The following is an unbelievable story I recently read regarding women in Africa who are literally being disowned by family members for playing the drums. That's what many members of the Amazones (The Women Master Drummers of Guinea) have to deal with in their native African homeland of Guinea.
The instrument of choice in The Amazones performance is the djembe. Traditionally played by men in Guinea, the djembe is forbidden for women to even touch. Several of the women in the group have been shunned by their families, where in one case a mother of one of the djembe players not only disowned her but told her to look for another job, and even burnt her performance costume. It's wild to think that this is happening in the 21st century. "The mind couldn't get it that the woman decided to do this," said the Amazones' founding director Mamoudou Conde.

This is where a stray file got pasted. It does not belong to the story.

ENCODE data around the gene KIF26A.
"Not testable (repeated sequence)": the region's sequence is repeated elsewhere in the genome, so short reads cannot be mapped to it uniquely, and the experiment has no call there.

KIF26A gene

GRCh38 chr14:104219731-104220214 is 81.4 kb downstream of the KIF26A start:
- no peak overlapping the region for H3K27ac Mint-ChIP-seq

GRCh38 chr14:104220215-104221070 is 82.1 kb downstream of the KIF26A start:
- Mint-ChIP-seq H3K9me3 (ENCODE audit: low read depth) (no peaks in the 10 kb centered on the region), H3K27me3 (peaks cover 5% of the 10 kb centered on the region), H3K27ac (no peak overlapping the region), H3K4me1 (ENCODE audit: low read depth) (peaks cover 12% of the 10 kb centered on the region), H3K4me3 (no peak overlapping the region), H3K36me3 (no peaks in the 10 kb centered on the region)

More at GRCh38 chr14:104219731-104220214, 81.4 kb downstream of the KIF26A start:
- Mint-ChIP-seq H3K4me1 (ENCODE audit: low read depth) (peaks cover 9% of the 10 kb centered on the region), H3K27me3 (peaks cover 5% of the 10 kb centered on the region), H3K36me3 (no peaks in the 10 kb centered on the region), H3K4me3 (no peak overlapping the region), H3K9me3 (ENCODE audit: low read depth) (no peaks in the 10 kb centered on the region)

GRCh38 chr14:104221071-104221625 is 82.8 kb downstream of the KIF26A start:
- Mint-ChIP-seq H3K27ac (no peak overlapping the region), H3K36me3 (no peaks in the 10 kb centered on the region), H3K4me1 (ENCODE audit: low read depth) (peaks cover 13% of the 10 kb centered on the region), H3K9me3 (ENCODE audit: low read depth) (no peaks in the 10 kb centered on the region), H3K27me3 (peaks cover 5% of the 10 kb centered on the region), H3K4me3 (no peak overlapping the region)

Conde said he encouraged the Amazones, a group of up to 14 women, to push past the criticisms and to stick with the djembe. "One of the reasons for bringing the girls on this instrument for me, is really to speak out," Conde said. "Part is a fight for African women and their rights." Conde added that after nearly a decade of performing worldwide, the women's families are starting to see inspiration in the group's determination, and even young girls are becoming exposed to the instrument.
"Many girls now are picking up some of these instruments," Conde said. "They see their mother doing something they want to do. This really gives girls courage and ability to do what they want to do.